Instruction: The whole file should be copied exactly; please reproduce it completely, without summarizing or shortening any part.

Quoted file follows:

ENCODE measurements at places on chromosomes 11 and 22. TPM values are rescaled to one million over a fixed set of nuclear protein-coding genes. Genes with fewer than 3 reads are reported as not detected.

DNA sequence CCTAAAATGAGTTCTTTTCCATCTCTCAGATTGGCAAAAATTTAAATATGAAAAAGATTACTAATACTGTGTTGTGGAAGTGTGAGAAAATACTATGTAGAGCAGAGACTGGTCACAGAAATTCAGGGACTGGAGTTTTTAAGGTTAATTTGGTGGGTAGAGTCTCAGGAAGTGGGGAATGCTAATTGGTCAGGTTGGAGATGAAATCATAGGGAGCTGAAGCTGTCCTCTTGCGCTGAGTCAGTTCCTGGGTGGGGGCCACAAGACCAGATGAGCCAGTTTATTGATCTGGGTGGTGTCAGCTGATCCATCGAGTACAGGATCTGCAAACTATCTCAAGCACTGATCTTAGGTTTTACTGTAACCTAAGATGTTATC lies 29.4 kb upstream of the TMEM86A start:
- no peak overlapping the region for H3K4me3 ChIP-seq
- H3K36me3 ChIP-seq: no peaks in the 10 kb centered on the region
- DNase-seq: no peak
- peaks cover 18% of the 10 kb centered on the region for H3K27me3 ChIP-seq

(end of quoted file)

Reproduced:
ENCODE measurements at places on chromosomes 11 and 22. TPM values are rescaled to one million over a fixed set of nuclear protein-coding genes. Genes with fewer than 3 reads are reported as not detected.

DNA sequence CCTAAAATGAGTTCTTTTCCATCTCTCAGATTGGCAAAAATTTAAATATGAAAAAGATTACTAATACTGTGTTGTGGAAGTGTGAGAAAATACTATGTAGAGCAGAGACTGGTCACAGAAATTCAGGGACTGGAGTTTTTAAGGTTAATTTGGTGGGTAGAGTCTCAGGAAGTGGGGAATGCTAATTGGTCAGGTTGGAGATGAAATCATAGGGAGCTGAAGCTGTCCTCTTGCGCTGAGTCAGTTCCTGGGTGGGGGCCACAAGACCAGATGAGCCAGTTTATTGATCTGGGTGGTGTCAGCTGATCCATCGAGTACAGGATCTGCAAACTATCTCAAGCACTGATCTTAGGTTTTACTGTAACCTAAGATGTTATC lies 29.4 kb upstream of the TMEM86A start:
- no peak overlapping the region for H3K4me3 ChIP-seq
- H3K36me3 ChIP-seq: no peaks in the 10 kb centered on the region
- DNase-seq: no peak
- peaks cover 18% of the 10 kb centered on the region for H3K27me3 ChIP-seq